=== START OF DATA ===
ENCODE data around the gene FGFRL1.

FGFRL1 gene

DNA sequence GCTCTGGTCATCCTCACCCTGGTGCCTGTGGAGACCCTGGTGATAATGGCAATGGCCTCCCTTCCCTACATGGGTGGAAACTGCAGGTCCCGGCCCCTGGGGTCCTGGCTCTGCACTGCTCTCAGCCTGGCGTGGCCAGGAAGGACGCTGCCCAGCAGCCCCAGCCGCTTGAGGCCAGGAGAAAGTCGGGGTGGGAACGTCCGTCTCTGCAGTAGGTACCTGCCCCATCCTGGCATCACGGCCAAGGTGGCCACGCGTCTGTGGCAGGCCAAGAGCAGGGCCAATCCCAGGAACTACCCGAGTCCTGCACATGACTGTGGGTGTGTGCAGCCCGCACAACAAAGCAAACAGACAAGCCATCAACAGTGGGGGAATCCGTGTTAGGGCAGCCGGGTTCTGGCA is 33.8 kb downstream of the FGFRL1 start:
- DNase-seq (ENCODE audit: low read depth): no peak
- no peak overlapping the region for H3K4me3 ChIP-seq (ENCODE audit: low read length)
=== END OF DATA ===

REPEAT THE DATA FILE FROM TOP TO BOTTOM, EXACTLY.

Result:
ENCODE data around the gene FGFRL1.

FGFRL1 gene

DNA sequence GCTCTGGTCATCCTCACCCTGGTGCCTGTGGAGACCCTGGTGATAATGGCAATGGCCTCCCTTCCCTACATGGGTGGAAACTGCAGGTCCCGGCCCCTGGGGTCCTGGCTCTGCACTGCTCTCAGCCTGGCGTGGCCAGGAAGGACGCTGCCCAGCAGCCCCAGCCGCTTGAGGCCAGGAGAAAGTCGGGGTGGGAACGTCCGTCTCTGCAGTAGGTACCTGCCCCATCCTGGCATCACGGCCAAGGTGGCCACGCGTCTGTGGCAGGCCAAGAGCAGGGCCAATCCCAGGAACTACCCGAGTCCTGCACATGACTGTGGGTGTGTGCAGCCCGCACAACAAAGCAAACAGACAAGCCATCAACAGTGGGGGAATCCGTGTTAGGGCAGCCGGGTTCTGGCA is 33.8 kb downstream of the FGFRL1 start:
- DNase-seq (ENCODE audit: low read depth): no peak
- no peak overlapping the region for H3K4me3 ChIP-seq (ENCODE audit: low read length)